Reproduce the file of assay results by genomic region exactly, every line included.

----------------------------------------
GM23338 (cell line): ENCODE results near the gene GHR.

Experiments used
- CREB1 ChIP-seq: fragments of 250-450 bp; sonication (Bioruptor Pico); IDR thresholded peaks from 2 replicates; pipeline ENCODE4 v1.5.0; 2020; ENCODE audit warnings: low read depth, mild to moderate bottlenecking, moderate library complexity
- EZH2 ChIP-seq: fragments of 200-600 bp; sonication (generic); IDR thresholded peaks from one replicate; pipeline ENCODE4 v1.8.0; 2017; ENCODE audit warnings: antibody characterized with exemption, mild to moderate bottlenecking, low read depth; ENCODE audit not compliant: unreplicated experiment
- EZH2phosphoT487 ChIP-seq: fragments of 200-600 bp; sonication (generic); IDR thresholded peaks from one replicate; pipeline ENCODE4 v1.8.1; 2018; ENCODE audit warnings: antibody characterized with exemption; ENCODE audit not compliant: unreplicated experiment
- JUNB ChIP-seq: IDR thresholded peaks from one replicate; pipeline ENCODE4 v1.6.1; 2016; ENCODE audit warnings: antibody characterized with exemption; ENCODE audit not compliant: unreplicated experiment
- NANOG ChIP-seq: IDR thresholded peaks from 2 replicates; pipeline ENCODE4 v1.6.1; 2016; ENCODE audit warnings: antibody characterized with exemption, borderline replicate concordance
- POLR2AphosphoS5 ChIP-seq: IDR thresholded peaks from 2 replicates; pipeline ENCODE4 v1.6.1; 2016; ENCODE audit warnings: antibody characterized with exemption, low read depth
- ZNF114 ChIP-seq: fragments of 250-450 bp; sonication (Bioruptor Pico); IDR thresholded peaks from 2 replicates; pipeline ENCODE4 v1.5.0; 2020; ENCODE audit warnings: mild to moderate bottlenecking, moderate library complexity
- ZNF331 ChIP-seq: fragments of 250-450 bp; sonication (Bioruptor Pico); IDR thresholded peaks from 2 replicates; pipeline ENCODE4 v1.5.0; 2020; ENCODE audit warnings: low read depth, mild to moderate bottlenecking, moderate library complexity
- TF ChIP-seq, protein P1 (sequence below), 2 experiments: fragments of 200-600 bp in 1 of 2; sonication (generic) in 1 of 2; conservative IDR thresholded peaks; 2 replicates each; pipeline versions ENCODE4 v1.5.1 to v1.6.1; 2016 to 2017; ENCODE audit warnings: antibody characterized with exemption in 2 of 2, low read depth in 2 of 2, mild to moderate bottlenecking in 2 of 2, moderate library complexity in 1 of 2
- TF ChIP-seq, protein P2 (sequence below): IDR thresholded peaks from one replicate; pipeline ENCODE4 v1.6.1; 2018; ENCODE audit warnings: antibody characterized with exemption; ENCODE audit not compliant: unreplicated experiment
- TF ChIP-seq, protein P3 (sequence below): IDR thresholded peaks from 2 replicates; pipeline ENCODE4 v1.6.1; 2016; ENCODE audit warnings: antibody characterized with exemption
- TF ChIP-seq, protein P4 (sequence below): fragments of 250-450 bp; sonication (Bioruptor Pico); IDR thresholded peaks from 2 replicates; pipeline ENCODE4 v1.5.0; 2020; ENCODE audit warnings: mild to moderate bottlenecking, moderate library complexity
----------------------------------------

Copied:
GM23338 (cell line): ENCODE results near the gene GHR.

Experiments used
- CREB1 ChIP-seq: fragments of 250-450 bp; sonication (Bioruptor Pico); IDR thresholded peaks from 2 replicates; pipeline ENCODE4 v1.5.0; 2020; ENCODE audit warnings: low read depth, mild to moderate bottlenecking, moderate library complexity
- EZH2 ChIP-seq: fragments of 200-600 bp; sonication (generic); IDR thresholded peaks from one replicate; pipeline ENCODE4 v1.8.0; 2017; ENCODE audit warnings: antibody characterized with exemption, mild to moderate bottlenecking, low read depth; ENCODE audit not compliant: unreplicated experiment
- EZH2phosphoT487 ChIP-seq: fragments of 200-600 bp; sonication (generic); IDR thresholded peaks from one replicate; pipeline ENCODE4 v1.8.1; 2018; ENCODE audit warnings: antibody characterized with exemption; ENCODE audit not compliant: unreplicated experiment
- JUNB ChIP-seq: IDR thresholded peaks from one replicate; pipeline ENCODE4 v1.6.1; 2016; ENCODE audit warnings: antibody characterized with exemption; ENCODE audit not compliant: unreplicated experiment
- NANOG ChIP-seq: IDR thresholded peaks from 2 replicates; pipeline ENCODE4 v1.6.1; 2016; ENCODE audit warnings: antibody characterized with exemption, borderline replicate concordance
- POLR2AphosphoS5 ChIP-seq: IDR thresholded peaks from 2 replicates; pipeline ENCODE4 v1.6.1; 2016; ENCODE audit warnings: antibody characterized with exemption, low read depth
- ZNF114 ChIP-seq: fragments of 250-450 bp; sonication (Bioruptor Pico); IDR thresholded peaks from 2 replicates; pipeline ENCODE4 v1.5.0; 2020; ENCODE audit warnings: mild to moderate bottlenecking, moderate library complexity
- ZNF331 ChIP-seq: fragments of 250-450 bp; sonication (Bioruptor Pico); IDR thresholded peaks from 2 replicates; pipeline ENCODE4 v1.5.0; 2020; ENCODE audit warnings: low read depth, mild to moderate bottlenecking, moderate library complexity
- TF ChIP-seq, protein P1 (sequence below), 2 experiments: fragments of 200-600 bp in 1 of 2; sonication (generic) in 1 of 2; conservative IDR thresholded peaks; 2 replicates each; pipeline versions ENCODE4 v1.5.1 to v1.6.1; 2016 to 2017; ENCODE audit warnings: antibody characterized with exemption in 2 of 2, low read depth in 2 of 2, mild to moderate bottlenecking in 2 of 2, moderate library complexity in 1 of 2
- TF ChIP-seq, protein P2 (sequence below): IDR thresholded peaks from one replicate; pipeline ENCODE4 v1.6.1; 2018; ENCODE audit warnings: antibody characterized with exemption; ENCODE audit not compliant: unreplicated experiment
- TF ChIP-seq, protein P3 (sequence below): IDR thresholded peaks from 2 replicates; pipeline ENCODE4 v1.6.1; 2016; ENCODE audit warnings: antibody characterized with exemption
- TF ChIP-seq, protein P4 (sequence below): fragments of 250-450 bp; sonication (Bioruptor Pico); IDR thresholded peaks from 2 replicates; pipeline ENCODE4 v1.5.0; 2020; ENCODE audit warnings: mild to moderate bottlenecking, moderate library complexity